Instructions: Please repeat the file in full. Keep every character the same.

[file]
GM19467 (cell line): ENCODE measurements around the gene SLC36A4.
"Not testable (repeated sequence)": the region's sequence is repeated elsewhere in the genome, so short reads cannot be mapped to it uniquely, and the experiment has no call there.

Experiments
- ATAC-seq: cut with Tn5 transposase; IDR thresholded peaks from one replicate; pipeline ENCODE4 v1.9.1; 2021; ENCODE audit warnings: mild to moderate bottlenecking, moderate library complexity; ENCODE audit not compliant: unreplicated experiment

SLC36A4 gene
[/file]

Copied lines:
GM19467 (cell line): ENCODE measurements around the gene SLC36A4.
"Not testable (repeated sequence)": the region's sequence is repeated elsewhere in the genome, so short reads cannot be mapped to it uniquely, and the experiment has no call there.

Experiments
- ATAC-seq: cut with Tn5 transposase; IDR thresholded peaks from one replicate; pipeline ENCODE4 v1.9.1; 2021; ENCODE audit warnings: mild to moderate bottlenecking, moderate library complexity; ENCODE audit not compliant: unreplicated experiment

SLC36A4 gene